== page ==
The sunlight hit me like a hammer, straight in my eyes. I hadn’t felt light like this in a long time. Occasionally sun would creep through the tiny window in the room in which I slept, giving my cell an ominous orange glow, but it never had the perfect angle with which to blind me, like this morning sun had.
There was nobody to greet me, unsurprisingly. Having been incarcerated for 18 years, I was the family member people talked about vaguely, in hushed voices. I hadn’t seen them in that time. In the early years I sent them visiting orders but there was never any response. Their silence told me everything I needed to know.
I walked the hostile pavements. Nobody knew who I was, yet I felt like I was already being judged, and was under suspicion. I felt as though the windows were staring at me like fascinated children, but as I looked toward them, it was as if they averted their gaze. I hadn’t a clue where I was going. I knew my loved ones had been informed of my release, but any chance of them coming to see me was a hopeful dream.
What struck me most about being on the outside was the smell. Inside, every room had smelt the same, regardless of it being the cafeteria, the toilet or each individual cell. On the streets it was a sensation, the hot smoke of a burger van, the saturated odour of a wheelie bin left on the street, all with the undertone of recent heavy rainfall. The smells I once found putrid were now bringing me joy.
I wandered around the town, everything seeming so distant, but familiar, like a relative you haven’t seen in years. I felt like a ghost; I was a face that hadn’t been seen in two decades, I had changed, aged, partially greyed. There was every possibility my family and former friends could walk past me and fail to recognise me. I could disappear and change, and my name would fade into mythical status. That isn’t what I wanted. I needed them to remember the real me, the identity I had created in the 18 years before the crime, and not what is remembered of me, stemming from a few ill-fated minutes.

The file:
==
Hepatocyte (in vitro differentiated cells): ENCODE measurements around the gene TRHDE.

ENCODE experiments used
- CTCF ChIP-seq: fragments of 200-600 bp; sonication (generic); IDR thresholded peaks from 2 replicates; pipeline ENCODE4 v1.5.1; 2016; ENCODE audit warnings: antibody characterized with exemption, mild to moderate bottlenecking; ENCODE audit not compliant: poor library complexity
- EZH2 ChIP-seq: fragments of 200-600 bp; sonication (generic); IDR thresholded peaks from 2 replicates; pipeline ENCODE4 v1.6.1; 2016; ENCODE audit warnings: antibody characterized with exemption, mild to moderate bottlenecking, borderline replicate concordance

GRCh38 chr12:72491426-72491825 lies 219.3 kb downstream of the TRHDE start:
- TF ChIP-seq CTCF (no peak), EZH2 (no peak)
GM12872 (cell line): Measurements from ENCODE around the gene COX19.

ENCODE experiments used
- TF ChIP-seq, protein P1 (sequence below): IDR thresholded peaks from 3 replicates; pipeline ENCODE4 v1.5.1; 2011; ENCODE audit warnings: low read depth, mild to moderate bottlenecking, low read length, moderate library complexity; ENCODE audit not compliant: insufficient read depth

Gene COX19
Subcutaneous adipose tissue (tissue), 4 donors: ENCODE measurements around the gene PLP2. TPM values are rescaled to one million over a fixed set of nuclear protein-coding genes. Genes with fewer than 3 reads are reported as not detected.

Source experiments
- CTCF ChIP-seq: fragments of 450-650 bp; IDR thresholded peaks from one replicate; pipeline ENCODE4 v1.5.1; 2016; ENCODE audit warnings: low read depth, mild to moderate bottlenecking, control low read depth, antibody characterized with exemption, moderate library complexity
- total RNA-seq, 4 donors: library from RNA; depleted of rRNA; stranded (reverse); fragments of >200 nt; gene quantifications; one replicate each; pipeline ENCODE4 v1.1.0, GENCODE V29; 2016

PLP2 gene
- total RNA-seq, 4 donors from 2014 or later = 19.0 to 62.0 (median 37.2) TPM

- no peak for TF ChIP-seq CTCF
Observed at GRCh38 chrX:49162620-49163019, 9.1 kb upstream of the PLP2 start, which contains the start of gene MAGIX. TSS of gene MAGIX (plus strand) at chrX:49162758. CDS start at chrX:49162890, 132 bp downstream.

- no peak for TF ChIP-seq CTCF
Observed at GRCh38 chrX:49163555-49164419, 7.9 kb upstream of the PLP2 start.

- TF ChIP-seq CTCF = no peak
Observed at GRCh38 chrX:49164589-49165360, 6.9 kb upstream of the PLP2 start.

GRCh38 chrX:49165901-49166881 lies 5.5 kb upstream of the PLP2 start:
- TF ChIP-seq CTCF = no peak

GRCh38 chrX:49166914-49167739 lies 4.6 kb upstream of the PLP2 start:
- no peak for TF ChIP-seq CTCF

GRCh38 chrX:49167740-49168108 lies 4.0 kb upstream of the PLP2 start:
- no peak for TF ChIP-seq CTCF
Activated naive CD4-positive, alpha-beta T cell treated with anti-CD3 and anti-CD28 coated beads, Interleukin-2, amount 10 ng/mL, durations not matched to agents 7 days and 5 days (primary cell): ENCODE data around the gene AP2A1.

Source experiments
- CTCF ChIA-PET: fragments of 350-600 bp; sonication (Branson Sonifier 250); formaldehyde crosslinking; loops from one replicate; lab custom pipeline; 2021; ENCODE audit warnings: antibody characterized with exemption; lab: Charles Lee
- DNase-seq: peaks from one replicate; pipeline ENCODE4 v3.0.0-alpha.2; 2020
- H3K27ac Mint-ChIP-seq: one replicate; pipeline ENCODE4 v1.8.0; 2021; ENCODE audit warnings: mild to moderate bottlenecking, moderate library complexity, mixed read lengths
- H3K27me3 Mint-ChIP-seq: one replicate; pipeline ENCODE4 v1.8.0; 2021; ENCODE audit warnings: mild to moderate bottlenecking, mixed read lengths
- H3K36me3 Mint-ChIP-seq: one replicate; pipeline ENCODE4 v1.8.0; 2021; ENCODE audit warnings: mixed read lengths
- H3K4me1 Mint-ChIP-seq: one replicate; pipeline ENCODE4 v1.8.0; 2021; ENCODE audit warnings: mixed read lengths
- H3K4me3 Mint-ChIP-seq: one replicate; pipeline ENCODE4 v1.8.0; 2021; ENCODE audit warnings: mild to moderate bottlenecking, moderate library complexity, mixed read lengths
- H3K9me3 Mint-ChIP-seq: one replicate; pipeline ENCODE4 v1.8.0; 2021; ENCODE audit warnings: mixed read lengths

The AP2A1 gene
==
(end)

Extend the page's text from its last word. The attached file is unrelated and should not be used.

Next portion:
I needed them to hear my story. To truly explain why I did what I did.
As I walked the empty path to my home, I inadvertently and subconsciously took the same shortcut I had taken all my life. It was as if it was pre-determined for me to walk this way, as I didn’t even notice until I turned the corner into Butcher Street and the flashback hit me, the same sensation as when I took my first steps out of prison. I was blinded by memories, nightmares. I could feel windows of houses staring at me, just as they were when the police car drove me away from this very position.
I ran as fast as my legs could carry me. I could feel the walls of the terraced housing close on me, drowning me in a sea of my memories. The irony is that I had 18 years to reflect on my actions and cope with my memories, but I blocked them all out. I had never been in the position to reflect emotionally at the crime I had committed. A crime was a crime, and crimes needed to be punished. I had spent all that time blocking things out and planning my life on the outside. A few hours on the outside and I have no idea what I’m doing next.
I could barely concentrate as I stumbled over the pavement cracks. My legs took me, my brain and thoughts were a separate entity entirely.
The rain began to pour, as I staggered over the road to the street which I used to call home. My tears were disguised as raindrops, rolling down my face as I realised I would never be able to undo the damage I had caused all those years ago. No matter how much I could beg and preach my story, I would always be known as the murderer. I crouched by a newly-built red brick wall, unsure of whether to knock on my parents’ door to ease my peace of mind, or to walk back and far away, to preserve their own.